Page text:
Having just finished up a 3 month stint building out our proof-of-concept kiosk for The North Face, I figure it’s time to kick down about my experience. So I’m a Flashgeek – I’ve been working with Flash since Flash 3 and pretty much learned everything I know about programming from my code mentors ( you know who you are ) and dabbling in ActionScript. AS2 is ( was! ) the closest I’ve ever come to a strongly-typed language. That said, AS2 is still pretty loose with what’s allowed, and there are still a lot of gotchas that only come from having pulled yourself up by the bootstraps with the rest of the Flash development community.
Don’t get me wrong, I love Flash. I think in ActionScript. Knowing the happy and dark spaces of a platform makes you that much more efficient — and it lets you concentrate on architecture instead of chasing problems all day. So what about WPF? It’s, well, “liberating”, to say the least. C# is very elegant. XAML is a bit verbose, but when it comes to layout and styling it’s top notch. Visual Studio is the IDE that eclipse dreams of becoming one day. Compile time is fast, debugging support is powerful, and the .NET framework is *immense*. Imagine not having to roll-your-own . Results come quickly. The WPF API is well-thought-out and the layout manager makes setting up flexible UIs super simple. And the designer/developer split really exists. No more unmergeable binary files or “over-the-wall” lobs from design. You can literally start prototyping when IA is complete and let skinning exist on a separate thread without compromising logic. Imagine when IA starts working in Expression ( or similar)!
So what /didn’t/ I like? Well, the most frustrating thing was coding against a moving target. We were getting code drops every 3-6 weeks, often with breaking API changes. Perf still really isn’t there, but for the TNF POC we were definitely pushing the boundaries of the platform. It’s not always obvious /how/ to do something – the SDK is not totally complete with code samples — we couldn’t have done what we did without good hands-on support from Microsoft.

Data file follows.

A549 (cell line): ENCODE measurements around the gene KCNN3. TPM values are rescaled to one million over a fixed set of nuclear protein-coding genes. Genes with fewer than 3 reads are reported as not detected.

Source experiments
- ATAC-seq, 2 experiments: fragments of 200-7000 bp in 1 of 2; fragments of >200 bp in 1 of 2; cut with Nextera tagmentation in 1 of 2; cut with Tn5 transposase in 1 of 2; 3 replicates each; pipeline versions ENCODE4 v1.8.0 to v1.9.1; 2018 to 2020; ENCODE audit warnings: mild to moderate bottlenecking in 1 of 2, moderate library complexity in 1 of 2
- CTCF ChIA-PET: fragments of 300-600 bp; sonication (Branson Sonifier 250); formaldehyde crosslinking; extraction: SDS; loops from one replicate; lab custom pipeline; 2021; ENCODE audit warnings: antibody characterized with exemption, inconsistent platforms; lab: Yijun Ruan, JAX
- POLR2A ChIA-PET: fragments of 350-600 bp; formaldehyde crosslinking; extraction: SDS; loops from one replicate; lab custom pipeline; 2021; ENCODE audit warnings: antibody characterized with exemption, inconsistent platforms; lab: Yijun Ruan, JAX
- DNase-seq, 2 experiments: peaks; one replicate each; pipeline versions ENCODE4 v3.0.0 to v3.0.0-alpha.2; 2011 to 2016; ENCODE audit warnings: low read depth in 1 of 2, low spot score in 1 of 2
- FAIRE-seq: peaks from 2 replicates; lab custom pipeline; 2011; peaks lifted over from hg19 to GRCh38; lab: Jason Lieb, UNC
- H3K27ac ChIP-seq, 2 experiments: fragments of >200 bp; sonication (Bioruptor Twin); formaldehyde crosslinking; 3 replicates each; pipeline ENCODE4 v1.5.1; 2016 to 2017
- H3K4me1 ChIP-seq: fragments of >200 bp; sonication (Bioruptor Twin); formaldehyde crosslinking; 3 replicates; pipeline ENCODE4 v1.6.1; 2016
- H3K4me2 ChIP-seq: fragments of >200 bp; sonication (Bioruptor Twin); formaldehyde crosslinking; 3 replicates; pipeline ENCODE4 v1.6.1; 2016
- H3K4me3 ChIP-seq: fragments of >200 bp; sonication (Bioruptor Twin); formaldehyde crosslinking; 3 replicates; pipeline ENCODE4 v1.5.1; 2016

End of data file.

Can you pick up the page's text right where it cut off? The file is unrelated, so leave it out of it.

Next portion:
Oh, and it only runs on Windows. For now. But heck, it’s still in Beta, and they have 14 months ( Nov 2006 methinkst? ) to sort out all of these issues.
Honestly, the pros seriously outweigh the cons. If you know Java or AS2 intimately, it’s really just like learning how to speak with a different accent. And some phrases in your vocabulary have been shortened to single words ( imagine never writing another XML de/serializer again – just feed it an XML schema and let .NET create typed objects for you. In like 3 lines of code! drool…. ). Seriously, though, I wonder if I’m more amazed because I’m an AS2 developer who has never used Java – it may be less exciting for you J2EE geeks. But hardware accelerated 2D and 3D? Put that in your Swing and smoke it!
maybe that’s more like $0.03.
I can’t wait to see how Flex 2.0 ups the ante, it’s looking really nice so far.